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Fig. 1

Overall survival based on the RECIST 1.0 response within 90 d for patients in the control arm of the VENICE trial, who received docetaxel, prednisone, and placebo (among 285 evaluable patients with both baseline and day-90 RECIST measurements and subsequent follow-up). RECIST = Response Evaluation Criteria in Solid Tumors.

 

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Fig. 2

Overall survival based on the RECIST 1.1 response within 90 d for patients in the control arm of the MAINSAIL trial, who received docetaxel, prednisone, and placebo (among 388 evaluable patients with both baseline and day-90 RECIST measurements and subsequent follow-up). RECIST = Response Evaluation Criteria in Solid Tumors.

 

Although radiographic progression according to bone scans and objective progression appears to be associated with OS in specific settings, its applicability across all agent classes is unclear [7] and [8]. The benefits observed in terms of radiographic progression-free survival and bone scan improvements for treatment with tasquinimod and cabozantinib, respectively, did not translate to increases in OS in phase 3 trials. PSA alterations within 90 d are associated with OS in the setting of chemotherapy, but the relevance of PSA changes on treatment with biologic agents is unclear [9]. The phenomenon of PSA or bone scan flares is also a confounding factor [10].

Our study is limited by the retrospective design, although the remarkably similar association of both RECIST 1.0 and 1.1 changes with OS lends confidence to the robustness of measurable disease alterations as an intermediate endpoint. RECIST PD was associated with OS after controlling for PSA response, while RECIST ≥PR was not, probably because of the modest sample size. Since both trials did not use RECIST progression alone to discontinue therapy, there may be a confounding impact of premature discontinuation because of bone scan or PSA progression. RECIST changes will also not indicate benefit from certain agents with unique mechanisms of activity, such as radium-223, a bone metastasis–targeting agent. Moreover, PSA response with docetaxel is moderately associated with OS, which may have diminished the independent impact of RECIST ≥PR. The prognostic association of RECIST 1.1 changes with OS requires external validation across agents, and we cannot claim surrogacy of RECIST response for OS benefit. However, these data provide intuitive support for RECIST response as favorably prognostic among men with mCRPC and measurable disease. In the TAX327 trial evaluating first-line chemotherapy, 41% of patients had measurable tumors, while a larger proportion had measurable disease in the recent VENICE and MAINSAIL trials, which supports the contention that the proportion of patients with measurable disease is probably increasing because of improvements in imaging. Hence, RECIST changes in phase 2 trials of mCRPC may provide a firm signal of efficacy across agents in settings in which the impact of PSA and bone scan alterations on OS remains unproven. Prespecified subgroup analyses to evaluate outcomes among those with and without measurable disease may ensure that efficacy is not obscured by changes in PSA and bone scans.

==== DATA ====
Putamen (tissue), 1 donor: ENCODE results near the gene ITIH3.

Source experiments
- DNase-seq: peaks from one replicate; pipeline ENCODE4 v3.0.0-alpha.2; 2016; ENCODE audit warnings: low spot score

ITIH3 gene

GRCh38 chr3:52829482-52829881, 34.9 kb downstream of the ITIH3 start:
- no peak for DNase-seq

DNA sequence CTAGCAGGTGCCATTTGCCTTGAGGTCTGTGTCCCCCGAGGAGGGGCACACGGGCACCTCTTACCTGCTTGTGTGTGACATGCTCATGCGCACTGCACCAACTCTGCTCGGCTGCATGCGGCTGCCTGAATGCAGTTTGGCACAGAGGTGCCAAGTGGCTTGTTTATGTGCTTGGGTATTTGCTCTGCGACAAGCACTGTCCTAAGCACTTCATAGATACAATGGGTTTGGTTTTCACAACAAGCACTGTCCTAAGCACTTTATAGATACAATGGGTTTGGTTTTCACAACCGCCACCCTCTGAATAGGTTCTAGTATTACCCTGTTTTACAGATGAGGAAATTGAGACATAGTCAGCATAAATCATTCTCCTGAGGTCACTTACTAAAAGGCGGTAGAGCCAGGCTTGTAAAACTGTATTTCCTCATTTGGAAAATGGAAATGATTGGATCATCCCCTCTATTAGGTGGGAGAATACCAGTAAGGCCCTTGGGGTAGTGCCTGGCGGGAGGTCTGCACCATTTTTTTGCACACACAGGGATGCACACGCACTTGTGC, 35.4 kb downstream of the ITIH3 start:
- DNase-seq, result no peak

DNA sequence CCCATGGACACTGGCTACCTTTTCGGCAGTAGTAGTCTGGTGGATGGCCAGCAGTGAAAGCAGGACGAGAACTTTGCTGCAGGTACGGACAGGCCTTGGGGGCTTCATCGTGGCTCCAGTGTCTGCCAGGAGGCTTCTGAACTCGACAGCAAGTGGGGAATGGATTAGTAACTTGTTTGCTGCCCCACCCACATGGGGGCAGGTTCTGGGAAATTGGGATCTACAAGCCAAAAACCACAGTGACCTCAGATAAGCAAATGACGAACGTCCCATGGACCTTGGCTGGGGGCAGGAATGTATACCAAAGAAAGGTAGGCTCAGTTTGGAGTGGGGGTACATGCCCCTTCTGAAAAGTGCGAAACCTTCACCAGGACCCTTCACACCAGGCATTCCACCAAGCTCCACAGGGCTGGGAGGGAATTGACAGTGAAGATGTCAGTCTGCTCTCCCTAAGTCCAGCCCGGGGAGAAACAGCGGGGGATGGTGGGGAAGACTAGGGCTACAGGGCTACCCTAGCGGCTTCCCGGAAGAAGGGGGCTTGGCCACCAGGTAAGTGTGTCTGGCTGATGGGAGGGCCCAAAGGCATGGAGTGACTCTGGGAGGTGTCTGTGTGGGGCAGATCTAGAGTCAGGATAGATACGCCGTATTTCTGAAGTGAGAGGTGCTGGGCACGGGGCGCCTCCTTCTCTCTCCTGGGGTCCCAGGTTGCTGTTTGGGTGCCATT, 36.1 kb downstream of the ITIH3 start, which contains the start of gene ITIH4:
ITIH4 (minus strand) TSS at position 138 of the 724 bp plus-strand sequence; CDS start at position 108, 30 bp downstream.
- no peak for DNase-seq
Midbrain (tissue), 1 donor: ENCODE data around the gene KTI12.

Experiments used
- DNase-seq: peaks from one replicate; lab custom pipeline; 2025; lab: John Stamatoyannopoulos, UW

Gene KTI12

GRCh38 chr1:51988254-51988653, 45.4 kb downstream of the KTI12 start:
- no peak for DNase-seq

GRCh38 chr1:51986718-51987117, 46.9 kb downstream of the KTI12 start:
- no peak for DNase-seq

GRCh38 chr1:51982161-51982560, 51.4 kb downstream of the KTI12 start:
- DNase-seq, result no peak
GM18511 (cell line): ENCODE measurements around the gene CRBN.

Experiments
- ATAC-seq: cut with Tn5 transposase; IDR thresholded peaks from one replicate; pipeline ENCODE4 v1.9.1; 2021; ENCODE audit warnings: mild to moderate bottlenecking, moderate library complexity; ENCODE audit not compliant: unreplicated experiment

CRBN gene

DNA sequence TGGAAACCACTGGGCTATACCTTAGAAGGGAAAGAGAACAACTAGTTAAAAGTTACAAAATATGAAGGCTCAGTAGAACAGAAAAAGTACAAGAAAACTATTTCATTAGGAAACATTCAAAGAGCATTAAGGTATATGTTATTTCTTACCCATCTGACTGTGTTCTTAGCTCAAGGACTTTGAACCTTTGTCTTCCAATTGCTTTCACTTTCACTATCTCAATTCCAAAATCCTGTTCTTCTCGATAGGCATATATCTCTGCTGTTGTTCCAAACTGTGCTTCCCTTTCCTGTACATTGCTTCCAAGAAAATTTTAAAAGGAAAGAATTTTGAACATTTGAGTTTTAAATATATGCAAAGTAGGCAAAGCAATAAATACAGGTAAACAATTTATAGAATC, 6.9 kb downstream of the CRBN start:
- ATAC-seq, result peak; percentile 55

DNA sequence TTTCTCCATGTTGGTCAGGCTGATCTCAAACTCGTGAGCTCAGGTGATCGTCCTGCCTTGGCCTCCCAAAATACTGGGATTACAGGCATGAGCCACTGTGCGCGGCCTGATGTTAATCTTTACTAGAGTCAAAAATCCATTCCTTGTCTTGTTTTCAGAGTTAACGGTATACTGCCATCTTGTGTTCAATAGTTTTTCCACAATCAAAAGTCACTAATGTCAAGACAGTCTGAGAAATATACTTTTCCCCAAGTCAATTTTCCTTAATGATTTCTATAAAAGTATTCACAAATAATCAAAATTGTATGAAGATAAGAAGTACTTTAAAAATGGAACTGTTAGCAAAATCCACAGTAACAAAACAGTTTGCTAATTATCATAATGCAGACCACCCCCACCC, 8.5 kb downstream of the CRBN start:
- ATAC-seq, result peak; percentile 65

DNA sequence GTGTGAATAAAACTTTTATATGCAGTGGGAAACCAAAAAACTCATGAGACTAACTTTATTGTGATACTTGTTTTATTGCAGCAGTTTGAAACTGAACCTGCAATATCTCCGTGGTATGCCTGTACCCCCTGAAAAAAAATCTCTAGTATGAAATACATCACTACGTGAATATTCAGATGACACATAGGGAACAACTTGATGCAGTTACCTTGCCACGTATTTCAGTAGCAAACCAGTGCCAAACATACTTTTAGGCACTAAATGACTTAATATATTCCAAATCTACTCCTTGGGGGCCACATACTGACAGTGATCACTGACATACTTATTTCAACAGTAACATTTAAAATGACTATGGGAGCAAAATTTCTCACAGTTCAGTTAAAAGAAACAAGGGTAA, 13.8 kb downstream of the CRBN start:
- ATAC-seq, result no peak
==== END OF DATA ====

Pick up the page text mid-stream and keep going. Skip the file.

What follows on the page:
This study was presented in part at the 2015 Genitourinary Cancers Symposium, February 26–28, 2015, Orlando, FL, and the ASCO annual conference, May 29–June 2, 2015, Chicago, IL.


Author contributions: Guru Sonpavde had full access to all the data in the study and takes responsibility for the integrity of the data and the accuracy of the data analysis.

Study concept and design: Sonpavde, Pond.

Acquisition of data: Sonpavde, Pond, Templeton, Fandi, Tombal, Rosenthal, Armstrong, Petrylak.

Analysis and interpretation of data: Sonpavde, Pond.

Drafting of the manuscript: Sonpavde, Pond.

Critical revision of the manuscript for important intellectual content: Sonpavde, Pond, Templeton, Fandi, Tombal, Rosenthal, Armstrong, Petrylak.

Statistical analysis: Pond.

Obtaining funding: None.

Administrative, technical, or material support: Sonpavde, Pond.

Supervision: Sonpavde, Pond.

Other: None.

Financial disclosures: Guru Sonpavde certifies that all conflicts of interest, including specific financial interests and relationships and affiliations relevant to the subject matter or materials discussed in the manuscript (eg, employment/affiliation, grants or funding, consultancies, honoraria, stock ownership or options, expert testimony, royalties, or patents filed, received, or pending), are the following: Guru Sonpavde is on the advisory board for and has received research support from Sanofi. Arnoud J. Templeton has provided consultancy services without personal compensation for Sanofi, Astellas, and BMS. Abderrahim Fandi is an employee of Celgene. Daniel P. Petrylak, Bertrand Tombal, Andrew J. Armstrong, and Mark Rosenthal have benefited from institutional research support from Sanofi. Gregory R. Pond has nothing to disclose.

Funding/Support and role of the sponsor: None.

Acknowledgments: The author thank Project Data Sphere for providing the data.

Appendix A. Supplementary data

References

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Footnotes

a University of Alabama, Birmingham (UAB) School of Medicine, Birmingham, AL, USA

b McMaster University, Hamilton, Ontario, Canada

c Department of Medical Oncology and Hematology, Kantonsspital St. Gallen, St. Gallen, Switzerland

d Celgene Corporation, Summit, NJ, USA

e Cliniques universitaires Saint Luc, Brussels, Belgium

f Royal Melbourne Hospital, Parkville, Australia

g Duke Cancer Institute, Durham, NC, USA

h Yale University, New Haven, CT, USA

Corresponding author. UAB Comprehensive Cancer Center, NP2540B, 1802 6th Avenue South, Birmingham, AL 35294, USA. Tel. +1 205 9752914; Fax: +1 205 9753910.

These authors contributed equally to this work.